What about burnout? Making your own hours also means you can work 12-16 hours a day, right? The game tackles this mechanically, since the girls get more and more exhausted with each and every show they do. Sooner or later, they’ll need to visit a spa, where they can rest up. It’s a neat way of combining game balance with this real-world facet, though the long term effects of the burnout syndrome are not tackled.

Client interactions are pretty much nonexistant, at least when it comes to the camming part of the game. Since HunieCam Studio goes for abstraction (probably in order to stay somewhat safe for work), nothing is shown and everything left to the imagination. No stalking or rude comments here then, as this topic is pretty much nonexistant in this game.

HunieCam studio Gameplay Overview

The perspective puts a lot of distance between the players and the actual… action

But a different facet is present: Prostitution is a mechanic in the game and a fairly complex one at that. Well, complex for this game anyway: Instead of letting a girl cam, you can send her to a shady motel where she can have paid sex with one of her customers. Since this interaction doesn’t cost time and gets you a lot of cash fairly quickly, you’d figure it would be a great thing to do in the game, right? Wrong! If you let the women have unprotected sex with the customers, there’s a fairly high chance of catching an STD. And those have an impact on the gameplay that ranges from mild to very strong. AIDS for example doesn’t let you do anything until you ‘cured’ it, hampering your business in a major way. You can get condoms from the sex shop in order to avoid STDs, but since that takes a huge amount of time, most players refrain from using the motel alltogether. Funnily enough, if there is to be a commentary about the sex industry to be found in this game, it’s this mechanical punishment for using prostitution as a quick way of getting money. Prostitution, at least in this game, is short term, risky and no real alternative to the long term goals and profits of camming.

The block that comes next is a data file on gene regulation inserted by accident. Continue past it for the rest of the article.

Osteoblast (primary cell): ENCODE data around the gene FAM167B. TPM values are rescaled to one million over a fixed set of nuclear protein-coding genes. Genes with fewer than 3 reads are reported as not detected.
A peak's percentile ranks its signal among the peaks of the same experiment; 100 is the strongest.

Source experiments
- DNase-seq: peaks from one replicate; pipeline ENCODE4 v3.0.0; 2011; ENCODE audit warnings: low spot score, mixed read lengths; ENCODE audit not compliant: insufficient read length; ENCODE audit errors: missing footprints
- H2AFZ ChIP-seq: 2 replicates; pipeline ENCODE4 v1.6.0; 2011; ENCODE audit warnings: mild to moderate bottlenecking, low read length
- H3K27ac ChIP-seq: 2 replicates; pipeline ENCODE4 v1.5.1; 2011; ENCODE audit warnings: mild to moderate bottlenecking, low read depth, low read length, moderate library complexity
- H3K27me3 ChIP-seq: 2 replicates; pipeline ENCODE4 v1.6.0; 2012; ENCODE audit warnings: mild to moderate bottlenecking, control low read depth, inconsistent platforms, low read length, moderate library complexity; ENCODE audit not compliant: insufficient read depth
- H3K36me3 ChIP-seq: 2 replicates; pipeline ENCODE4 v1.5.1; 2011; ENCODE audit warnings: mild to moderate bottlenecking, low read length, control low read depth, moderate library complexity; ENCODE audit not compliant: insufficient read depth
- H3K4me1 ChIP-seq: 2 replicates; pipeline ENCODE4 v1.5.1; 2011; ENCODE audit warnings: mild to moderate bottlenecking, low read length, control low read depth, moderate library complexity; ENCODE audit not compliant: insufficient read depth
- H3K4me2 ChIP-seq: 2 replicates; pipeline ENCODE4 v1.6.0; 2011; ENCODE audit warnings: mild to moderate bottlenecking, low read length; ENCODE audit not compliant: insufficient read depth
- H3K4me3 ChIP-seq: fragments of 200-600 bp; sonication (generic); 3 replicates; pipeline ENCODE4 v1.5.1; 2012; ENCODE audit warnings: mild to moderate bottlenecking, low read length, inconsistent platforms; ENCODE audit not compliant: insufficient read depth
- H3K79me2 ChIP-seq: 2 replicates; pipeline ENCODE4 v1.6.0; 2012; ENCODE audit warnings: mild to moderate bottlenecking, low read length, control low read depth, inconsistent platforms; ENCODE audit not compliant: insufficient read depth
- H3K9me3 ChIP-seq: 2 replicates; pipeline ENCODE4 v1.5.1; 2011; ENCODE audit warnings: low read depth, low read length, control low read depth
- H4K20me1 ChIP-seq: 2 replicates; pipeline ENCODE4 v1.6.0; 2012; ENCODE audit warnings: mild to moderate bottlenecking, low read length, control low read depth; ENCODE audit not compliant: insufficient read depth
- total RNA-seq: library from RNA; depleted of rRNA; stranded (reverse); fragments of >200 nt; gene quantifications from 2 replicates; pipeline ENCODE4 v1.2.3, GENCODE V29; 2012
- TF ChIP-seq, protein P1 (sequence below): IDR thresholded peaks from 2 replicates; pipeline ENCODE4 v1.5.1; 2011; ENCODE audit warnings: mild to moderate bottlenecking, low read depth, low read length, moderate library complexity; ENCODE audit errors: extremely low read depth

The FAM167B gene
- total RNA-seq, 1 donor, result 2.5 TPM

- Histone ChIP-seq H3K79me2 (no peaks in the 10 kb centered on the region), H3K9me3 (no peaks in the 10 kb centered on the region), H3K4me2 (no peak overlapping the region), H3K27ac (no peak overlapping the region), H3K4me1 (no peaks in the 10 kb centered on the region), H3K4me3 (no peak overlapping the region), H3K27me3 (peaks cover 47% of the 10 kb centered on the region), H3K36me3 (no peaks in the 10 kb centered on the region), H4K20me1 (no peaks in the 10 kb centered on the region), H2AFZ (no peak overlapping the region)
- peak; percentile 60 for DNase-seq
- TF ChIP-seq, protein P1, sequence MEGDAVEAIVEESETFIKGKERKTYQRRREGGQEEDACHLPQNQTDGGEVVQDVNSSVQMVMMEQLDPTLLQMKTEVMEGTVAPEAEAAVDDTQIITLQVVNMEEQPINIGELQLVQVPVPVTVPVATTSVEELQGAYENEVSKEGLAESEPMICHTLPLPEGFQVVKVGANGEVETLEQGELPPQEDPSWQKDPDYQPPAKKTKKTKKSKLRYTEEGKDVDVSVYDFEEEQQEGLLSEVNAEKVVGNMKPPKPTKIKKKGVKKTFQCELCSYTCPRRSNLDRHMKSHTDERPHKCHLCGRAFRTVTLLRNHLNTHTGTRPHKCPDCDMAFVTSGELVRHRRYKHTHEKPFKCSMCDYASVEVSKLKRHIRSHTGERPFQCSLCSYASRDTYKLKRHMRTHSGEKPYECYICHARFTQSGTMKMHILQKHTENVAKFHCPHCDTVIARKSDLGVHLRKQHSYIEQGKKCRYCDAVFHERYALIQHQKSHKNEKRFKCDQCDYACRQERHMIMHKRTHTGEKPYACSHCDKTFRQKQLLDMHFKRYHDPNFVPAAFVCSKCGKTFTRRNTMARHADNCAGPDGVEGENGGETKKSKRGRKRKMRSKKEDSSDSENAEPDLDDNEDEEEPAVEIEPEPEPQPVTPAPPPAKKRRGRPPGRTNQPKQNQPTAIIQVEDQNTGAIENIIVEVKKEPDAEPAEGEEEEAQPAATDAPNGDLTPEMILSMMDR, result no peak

We’ve mentioned drug addiction before, but it also plays a big part in the game’s mechanics: Women who are addicted to alcohol or cigarettes are a major problem while playing this game, as you need to refill your stock of alcohol and cigarettes. If you don’t, the girls stress out faster, become less effective and get in less money. Getting the drugs takes a lot of time and money and thus means less money and fans. If you want an easier game, you have to focus on the ‘clean’ girls first, which in a way also is a commentary on drug abuse.

While HunieCam Studio doesn’t tackle some problems of the industry, it at least has something to say about prostitution and drug abuse. I think the game could have gone a bit further, detailing a bit more the camgirl-client interactions, maybe parodying the behaviours found in some chatrooms. Overall, it could say more about its characters and why they chose to enter this industry. So, there are some missed opportunities, but not all is lost. And while the game overlooks some aspects of the industry, it still manages to provide a mechanically engaging and fun experience, while not completely forgoing any commentary on the subject matters at hand.